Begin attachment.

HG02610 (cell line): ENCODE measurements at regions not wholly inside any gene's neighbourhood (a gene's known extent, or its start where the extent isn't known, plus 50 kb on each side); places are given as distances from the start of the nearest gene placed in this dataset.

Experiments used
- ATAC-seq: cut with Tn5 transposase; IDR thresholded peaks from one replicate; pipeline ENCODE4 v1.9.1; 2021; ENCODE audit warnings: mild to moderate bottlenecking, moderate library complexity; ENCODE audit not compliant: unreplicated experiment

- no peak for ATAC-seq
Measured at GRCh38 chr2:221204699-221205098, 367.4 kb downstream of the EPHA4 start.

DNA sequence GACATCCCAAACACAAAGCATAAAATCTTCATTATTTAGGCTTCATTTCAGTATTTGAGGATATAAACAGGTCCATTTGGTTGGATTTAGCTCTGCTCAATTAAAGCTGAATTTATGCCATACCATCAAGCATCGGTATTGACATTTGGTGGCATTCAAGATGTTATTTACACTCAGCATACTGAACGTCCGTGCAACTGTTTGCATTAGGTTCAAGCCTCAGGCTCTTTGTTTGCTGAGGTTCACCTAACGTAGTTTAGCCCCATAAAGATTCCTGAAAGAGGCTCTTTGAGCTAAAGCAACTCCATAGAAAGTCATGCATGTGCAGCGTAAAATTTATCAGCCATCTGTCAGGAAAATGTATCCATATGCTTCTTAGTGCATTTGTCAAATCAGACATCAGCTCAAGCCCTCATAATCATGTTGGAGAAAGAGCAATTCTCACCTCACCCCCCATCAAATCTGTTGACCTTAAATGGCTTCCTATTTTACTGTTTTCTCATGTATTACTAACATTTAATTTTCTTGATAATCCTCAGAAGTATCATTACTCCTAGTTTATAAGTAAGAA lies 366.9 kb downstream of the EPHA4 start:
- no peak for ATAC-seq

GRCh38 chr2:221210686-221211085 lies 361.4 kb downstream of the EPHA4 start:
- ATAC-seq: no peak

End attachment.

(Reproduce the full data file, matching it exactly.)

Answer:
HG02610 (cell line): ENCODE measurements at regions not wholly inside any gene's neighbourhood (a gene's known extent, or its start where the extent isn't known, plus 50 kb on each side); places are given as distances from the start of the nearest gene placed in this dataset.

Experiments used
- ATAC-seq: cut with Tn5 transposase; IDR thresholded peaks from one replicate; pipeline ENCODE4 v1.9.1; 2021; ENCODE audit warnings: mild to moderate bottlenecking, moderate library complexity; ENCODE audit not compliant: unreplicated experiment

- no peak for ATAC-seq
Measured at GRCh38 chr2:221204699-221205098, 367.4 kb downstream of the EPHA4 start.

DNA sequence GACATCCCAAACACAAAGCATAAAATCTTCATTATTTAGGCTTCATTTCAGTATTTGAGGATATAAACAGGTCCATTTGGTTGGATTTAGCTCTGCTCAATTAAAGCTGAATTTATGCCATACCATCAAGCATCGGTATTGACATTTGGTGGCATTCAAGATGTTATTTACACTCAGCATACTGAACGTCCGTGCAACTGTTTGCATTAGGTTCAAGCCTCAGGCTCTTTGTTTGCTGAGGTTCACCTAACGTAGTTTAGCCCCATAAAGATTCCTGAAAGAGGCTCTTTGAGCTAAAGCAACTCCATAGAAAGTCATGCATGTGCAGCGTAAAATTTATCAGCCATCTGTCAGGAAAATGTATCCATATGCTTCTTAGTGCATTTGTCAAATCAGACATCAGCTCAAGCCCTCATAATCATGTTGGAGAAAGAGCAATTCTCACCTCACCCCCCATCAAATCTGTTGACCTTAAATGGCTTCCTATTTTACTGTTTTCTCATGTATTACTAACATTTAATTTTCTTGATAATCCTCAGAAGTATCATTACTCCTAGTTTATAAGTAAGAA lies 366.9 kb downstream of the EPHA4 start:
- no peak for ATAC-seq

GRCh38 chr2:221210686-221211085 lies 361.4 kb downstream of the EPHA4 start:
- ATAC-seq: no peak